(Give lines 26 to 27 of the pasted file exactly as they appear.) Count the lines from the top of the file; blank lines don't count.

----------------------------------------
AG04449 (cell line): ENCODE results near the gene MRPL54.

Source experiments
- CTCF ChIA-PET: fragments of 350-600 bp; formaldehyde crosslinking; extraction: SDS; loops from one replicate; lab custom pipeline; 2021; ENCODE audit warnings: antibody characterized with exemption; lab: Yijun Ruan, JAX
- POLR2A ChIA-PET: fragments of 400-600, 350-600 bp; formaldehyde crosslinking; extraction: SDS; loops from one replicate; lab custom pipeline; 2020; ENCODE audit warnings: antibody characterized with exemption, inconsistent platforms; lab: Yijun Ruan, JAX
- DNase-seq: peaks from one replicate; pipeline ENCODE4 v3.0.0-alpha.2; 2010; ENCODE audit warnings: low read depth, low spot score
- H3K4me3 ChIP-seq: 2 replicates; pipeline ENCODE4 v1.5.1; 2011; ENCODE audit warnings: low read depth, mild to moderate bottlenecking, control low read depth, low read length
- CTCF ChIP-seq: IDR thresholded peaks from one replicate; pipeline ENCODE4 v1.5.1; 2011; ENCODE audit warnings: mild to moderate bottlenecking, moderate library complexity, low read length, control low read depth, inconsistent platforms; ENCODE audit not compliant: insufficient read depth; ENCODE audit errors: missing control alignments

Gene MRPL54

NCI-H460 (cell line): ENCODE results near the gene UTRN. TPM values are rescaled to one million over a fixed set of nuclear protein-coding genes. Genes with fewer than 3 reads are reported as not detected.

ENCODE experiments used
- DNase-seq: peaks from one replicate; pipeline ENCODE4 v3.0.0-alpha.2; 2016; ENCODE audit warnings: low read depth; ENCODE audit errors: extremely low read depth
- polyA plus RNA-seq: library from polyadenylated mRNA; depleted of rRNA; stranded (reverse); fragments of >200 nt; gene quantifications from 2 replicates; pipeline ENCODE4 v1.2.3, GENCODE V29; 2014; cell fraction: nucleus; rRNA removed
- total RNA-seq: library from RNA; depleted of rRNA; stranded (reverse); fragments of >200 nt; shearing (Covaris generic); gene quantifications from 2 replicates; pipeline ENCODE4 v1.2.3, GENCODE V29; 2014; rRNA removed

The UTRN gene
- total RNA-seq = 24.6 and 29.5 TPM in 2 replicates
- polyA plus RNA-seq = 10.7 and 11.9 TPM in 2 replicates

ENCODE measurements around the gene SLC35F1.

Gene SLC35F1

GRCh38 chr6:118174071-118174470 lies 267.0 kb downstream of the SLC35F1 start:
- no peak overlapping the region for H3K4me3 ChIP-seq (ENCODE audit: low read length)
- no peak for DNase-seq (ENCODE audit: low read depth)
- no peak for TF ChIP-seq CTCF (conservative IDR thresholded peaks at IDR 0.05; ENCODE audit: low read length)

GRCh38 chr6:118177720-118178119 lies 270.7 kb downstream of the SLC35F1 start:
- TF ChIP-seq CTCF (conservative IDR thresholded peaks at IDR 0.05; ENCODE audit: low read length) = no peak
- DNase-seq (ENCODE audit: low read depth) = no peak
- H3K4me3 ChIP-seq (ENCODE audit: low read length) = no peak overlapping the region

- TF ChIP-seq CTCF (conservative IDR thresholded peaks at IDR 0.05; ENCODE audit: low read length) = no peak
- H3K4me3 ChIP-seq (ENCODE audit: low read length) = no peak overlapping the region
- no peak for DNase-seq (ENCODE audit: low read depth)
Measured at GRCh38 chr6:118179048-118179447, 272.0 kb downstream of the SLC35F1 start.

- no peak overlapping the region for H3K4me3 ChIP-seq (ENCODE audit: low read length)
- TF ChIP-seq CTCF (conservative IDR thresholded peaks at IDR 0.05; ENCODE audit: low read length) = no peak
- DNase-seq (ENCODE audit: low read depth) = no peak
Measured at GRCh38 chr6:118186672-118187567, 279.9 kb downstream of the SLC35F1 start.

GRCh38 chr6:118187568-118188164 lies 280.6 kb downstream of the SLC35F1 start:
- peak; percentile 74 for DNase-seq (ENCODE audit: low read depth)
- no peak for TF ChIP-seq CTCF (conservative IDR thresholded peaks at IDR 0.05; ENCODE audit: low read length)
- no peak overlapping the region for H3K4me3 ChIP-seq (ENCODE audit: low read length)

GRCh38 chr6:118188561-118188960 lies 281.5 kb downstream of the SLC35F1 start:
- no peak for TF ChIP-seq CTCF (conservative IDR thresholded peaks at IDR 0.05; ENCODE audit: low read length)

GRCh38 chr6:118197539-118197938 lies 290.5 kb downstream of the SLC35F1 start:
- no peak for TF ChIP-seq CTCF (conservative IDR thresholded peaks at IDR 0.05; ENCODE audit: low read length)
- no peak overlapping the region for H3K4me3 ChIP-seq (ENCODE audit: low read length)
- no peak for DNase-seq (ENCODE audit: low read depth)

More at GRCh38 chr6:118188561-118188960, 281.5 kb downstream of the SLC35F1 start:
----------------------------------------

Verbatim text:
- H3K4me3 ChIP-seq (ENCODE audit: low read length) = no peak overlapping the region

- TF ChIP-seq CTCF (conservative IDR thresholded peaks at IDR 0.05; ENCODE audit: low read length) = no peak